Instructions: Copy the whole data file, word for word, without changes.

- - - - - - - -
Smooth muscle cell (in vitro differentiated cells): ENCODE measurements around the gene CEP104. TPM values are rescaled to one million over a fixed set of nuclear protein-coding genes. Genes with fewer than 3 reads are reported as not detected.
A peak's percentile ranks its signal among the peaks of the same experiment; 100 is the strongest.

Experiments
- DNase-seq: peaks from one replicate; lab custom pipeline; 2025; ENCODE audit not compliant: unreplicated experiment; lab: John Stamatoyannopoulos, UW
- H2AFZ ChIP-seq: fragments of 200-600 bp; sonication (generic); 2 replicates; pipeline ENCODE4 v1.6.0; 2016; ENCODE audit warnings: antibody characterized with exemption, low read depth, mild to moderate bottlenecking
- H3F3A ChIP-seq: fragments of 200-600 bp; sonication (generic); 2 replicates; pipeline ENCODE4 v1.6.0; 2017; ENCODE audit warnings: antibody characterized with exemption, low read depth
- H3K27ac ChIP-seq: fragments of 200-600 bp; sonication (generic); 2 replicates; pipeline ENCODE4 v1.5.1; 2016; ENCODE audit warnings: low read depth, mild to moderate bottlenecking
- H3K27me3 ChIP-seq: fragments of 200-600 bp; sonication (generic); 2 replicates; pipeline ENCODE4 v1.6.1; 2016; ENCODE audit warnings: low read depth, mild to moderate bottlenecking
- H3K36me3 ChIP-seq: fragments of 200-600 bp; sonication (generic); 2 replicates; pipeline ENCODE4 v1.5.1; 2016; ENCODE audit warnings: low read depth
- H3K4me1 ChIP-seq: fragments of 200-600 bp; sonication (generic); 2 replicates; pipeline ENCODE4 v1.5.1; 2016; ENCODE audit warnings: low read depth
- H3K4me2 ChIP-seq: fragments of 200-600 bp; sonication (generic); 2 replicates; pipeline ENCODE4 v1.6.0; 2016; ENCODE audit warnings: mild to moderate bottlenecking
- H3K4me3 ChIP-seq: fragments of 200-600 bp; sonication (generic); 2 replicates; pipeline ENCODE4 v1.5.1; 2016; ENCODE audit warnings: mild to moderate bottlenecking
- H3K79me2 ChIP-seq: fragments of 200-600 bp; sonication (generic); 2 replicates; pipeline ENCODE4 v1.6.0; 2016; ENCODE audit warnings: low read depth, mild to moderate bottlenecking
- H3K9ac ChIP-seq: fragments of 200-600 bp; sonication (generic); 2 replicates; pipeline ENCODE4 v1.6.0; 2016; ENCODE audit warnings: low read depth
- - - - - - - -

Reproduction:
Smooth muscle cell (in vitro differentiated cells): ENCODE measurements around the gene CEP104. TPM values are rescaled to one million over a fixed set of nuclear protein-coding genes. Genes with fewer than 3 reads are reported as not detected.
A peak's percentile ranks its signal among the peaks of the same experiment; 100 is the strongest.

Experiments
- DNase-seq: peaks from one replicate; lab custom pipeline; 2025; ENCODE audit not compliant: unreplicated experiment; lab: John Stamatoyannopoulos, UW
- H2AFZ ChIP-seq: fragments of 200-600 bp; sonication (generic); 2 replicates; pipeline ENCODE4 v1.6.0; 2016; ENCODE audit warnings: antibody characterized with exemption, low read depth, mild to moderate bottlenecking
- H3F3A ChIP-seq: fragments of 200-600 bp; sonication (generic); 2 replicates; pipeline ENCODE4 v1.6.0; 2017; ENCODE audit warnings: antibody characterized with exemption, low read depth
- H3K27ac ChIP-seq: fragments of 200-600 bp; sonication (generic); 2 replicates; pipeline ENCODE4 v1.5.1; 2016; ENCODE audit warnings: low read depth, mild to moderate bottlenecking
- H3K27me3 ChIP-seq: fragments of 200-600 bp; sonication (generic); 2 replicates; pipeline ENCODE4 v1.6.1; 2016; ENCODE audit warnings: low read depth, mild to moderate bottlenecking
- H3K36me3 ChIP-seq: fragments of 200-600 bp; sonication (generic); 2 replicates; pipeline ENCODE4 v1.5.1; 2016; ENCODE audit warnings: low read depth
- H3K4me1 ChIP-seq: fragments of 200-600 bp; sonication (generic); 2 replicates; pipeline ENCODE4 v1.5.1; 2016; ENCODE audit warnings: low read depth
- H3K4me2 ChIP-seq: fragments of 200-600 bp; sonication (generic); 2 replicates; pipeline ENCODE4 v1.6.0; 2016; ENCODE audit warnings: mild to moderate bottlenecking
- H3K4me3 ChIP-seq: fragments of 200-600 bp; sonication (generic); 2 replicates; pipeline ENCODE4 v1.5.1; 2016; ENCODE audit warnings: mild to moderate bottlenecking
- H3K79me2 ChIP-seq: fragments of 200-600 bp; sonication (generic); 2 replicates; pipeline ENCODE4 v1.6.0; 2016; ENCODE audit warnings: low read depth, mild to moderate bottlenecking
- H3K9ac ChIP-seq: fragments of 200-600 bp; sonication (generic); 2 replicates; pipeline ENCODE4 v1.6.0; 2016; ENCODE audit warnings: low read depth